<script>
        const data = {
          orders: [],
          ready: false
        };

        const app = new Vue({
          el: '#app',
          data: data,
          methods: {
          }
        });

        const connection = new signalR.HubConnectionBuilder()
          .withUrl('http://localhost:7071/api')
          .configureLogging(signalR.LogLevel.Information)
          .build();

        connection.on('productOrdered', productOrdered);
        connection.onclose(() => console.log('disconnected'));

        console.log('connecting...');
        connection.start()
            .then(() => data.ready = true)
            .catch(console.error);

        let counter = 0;

        function productOrdered(orderPlacement) {
        orderPlacement.id = counter++; // vue transitions need an id
        data.orders.unshift(orderPlacement);
    }
    </script>
</body>

</html>

The .withUrl('http://localhost:7071/api') line is the root of your locally running Azure Function development runtime environment.

When this page loads, the negotiate function will be called in the Function App and will return the Azure SignalR Service connection details so the client can connect to the hub in the cloud and send/receive messages (in this example we are just receiving messages in the JavaScript client).

Running the Demo Application

Right-click the solution in Visual Studio and select “Set Startup Projects…” and choose Multiple startup projects and set the Function App project to Start and the ASP.NET core project to Start without debugging. This just means you can hit F5 and both projects will run.

Once both projects are running you should be able to post some JSON to the PlaceOrder function HTTP endpoint (for example using Postman) containing the CustomerName and Product:

{
    "CustomerName" : "Amrit",
    "Product" : "Surface Book"
}

This will save the order to table storage and add a message to the queue.

The queue-triggered function will pick up this message an send a notification to the client and you should then see “Amrit just ordered a Surface Book” appear on the web site.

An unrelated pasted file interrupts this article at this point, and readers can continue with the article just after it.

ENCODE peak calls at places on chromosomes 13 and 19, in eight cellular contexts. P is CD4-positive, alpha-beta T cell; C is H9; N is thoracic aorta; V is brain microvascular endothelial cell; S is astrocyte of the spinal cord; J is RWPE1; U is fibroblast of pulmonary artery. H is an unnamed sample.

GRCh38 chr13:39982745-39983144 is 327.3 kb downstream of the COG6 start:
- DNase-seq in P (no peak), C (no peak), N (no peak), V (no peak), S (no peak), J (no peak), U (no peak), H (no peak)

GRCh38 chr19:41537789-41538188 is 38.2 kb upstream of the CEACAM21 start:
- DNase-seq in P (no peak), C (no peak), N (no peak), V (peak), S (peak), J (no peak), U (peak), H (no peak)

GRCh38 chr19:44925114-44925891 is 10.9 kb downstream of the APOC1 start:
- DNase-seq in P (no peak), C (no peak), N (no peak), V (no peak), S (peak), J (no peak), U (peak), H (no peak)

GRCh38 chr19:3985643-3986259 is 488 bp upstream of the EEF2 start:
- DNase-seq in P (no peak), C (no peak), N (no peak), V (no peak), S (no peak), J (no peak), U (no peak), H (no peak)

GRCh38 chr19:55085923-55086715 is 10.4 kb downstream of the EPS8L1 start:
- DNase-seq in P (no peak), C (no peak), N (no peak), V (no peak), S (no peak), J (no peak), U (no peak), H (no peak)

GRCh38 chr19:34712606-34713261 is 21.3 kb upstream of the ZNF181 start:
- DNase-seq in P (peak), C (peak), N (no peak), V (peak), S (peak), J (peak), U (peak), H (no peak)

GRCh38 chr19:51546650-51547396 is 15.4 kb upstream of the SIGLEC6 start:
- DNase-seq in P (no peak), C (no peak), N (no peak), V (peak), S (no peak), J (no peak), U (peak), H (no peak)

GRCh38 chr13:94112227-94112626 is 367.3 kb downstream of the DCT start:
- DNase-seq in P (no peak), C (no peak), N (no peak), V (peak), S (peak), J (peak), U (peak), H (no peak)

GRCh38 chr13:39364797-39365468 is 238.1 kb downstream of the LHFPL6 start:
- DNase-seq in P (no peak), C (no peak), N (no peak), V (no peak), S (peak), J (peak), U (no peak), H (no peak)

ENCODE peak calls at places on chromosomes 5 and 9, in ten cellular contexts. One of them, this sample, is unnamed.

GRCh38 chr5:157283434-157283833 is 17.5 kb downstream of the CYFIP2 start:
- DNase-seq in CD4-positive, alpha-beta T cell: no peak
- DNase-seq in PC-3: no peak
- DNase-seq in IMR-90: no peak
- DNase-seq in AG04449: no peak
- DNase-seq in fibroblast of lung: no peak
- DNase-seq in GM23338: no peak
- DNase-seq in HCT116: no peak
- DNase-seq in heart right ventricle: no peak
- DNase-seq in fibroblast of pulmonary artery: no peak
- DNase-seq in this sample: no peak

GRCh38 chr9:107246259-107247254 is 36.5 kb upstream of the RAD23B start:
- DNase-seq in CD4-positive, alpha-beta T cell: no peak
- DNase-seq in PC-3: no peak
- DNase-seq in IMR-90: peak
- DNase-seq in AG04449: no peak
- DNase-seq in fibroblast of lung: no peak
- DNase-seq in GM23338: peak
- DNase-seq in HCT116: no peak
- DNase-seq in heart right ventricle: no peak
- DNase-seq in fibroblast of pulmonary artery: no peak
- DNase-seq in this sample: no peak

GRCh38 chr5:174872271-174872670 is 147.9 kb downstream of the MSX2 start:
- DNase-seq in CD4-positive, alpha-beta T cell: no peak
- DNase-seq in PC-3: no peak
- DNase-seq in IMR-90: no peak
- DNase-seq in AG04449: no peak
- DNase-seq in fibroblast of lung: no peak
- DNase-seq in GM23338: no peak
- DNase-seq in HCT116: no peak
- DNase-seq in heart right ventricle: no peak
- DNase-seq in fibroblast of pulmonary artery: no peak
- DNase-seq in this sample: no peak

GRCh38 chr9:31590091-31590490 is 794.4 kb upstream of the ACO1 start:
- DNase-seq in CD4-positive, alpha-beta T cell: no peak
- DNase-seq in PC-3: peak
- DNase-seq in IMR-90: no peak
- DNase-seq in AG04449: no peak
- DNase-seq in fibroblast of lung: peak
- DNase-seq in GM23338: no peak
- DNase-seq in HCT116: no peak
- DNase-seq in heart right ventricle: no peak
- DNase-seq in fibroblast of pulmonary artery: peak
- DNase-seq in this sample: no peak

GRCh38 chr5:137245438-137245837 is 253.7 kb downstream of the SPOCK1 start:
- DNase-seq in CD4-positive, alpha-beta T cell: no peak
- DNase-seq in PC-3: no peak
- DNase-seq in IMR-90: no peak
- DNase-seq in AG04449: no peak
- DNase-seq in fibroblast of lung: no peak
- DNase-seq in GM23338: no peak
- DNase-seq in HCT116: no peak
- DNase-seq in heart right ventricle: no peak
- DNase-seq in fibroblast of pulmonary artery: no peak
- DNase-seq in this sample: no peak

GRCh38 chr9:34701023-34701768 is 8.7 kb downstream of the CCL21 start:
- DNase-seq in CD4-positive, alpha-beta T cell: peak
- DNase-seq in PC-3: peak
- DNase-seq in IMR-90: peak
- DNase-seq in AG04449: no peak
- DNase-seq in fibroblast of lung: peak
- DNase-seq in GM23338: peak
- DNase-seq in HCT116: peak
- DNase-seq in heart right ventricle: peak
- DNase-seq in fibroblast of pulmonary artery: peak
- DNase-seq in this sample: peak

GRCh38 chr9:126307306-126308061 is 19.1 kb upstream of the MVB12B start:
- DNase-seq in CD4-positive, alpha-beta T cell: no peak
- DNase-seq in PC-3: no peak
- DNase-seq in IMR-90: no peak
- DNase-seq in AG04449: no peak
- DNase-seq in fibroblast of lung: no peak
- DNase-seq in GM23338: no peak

Note that this demo application allows anonymous/unauthenticated clients to access the functions and the SignalR Service, in a real-work production app you should ensure you secure the entire system appropriately – see docs for more info.

You can find this entire sample app on GitHub.

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Testing EventGridTrigger Azure Functions Locally (Without Using ngrok)

(This post refers to Azure Functions v2)

One way to test Azure Functions that use Event Grid triggers is to run the Function App locally and then get Azure in the cloud to invoke the function running on the local machine. As an example, suppose you want to use Event Grid to improve the reliability and responsiveness of Blob Storage processing. To do this the documentation suggests the use of ngrok. Now when a blob is added to a container in the cloud, the locally running function on the dev machine will be invoked via ngrok.

There is a somewhat simpler solution that allows you to invoke the Event Grid triggered function locally.

This approach bypasses Event Grid completely, so it is not a substitute for proper end-to-end testing, it’s more a development-time testing & debugging tool.

Manually Running Non HTTP-Triggered Azure Functions

You can manually trigger a non HTTP-triggered function (such as a timer triggered or Event Grid triggered function) via a special HTTP endpoint.

The endpoint is of the format: {host}/admin/functions/{function name}

For example, take the following function (which was also used in the post Improving Azure Functions Blob Trigger Performance and Reliability - Part 3: Using Event Grid to Respond to New Blobs):

public static class ProcessFoodBlobsEventGrid
{
    private static readonly string[] _meats = { "steak", "chicken", "venison" };

    [FunctionName("ProcessFoodBlobsEventGrid")]
    public static void Run(
     [EventGridTrigger]EventGridEvent blobCreatedEvent,
     [Blob("{data.url}")] string foods, // assumes small blob size so using string not stream
     [Blob("{data.url}.vegetarian")] out string vegetarian,
     [Blob("{data.url}.nonvegetarian")] out string nonVegetarian,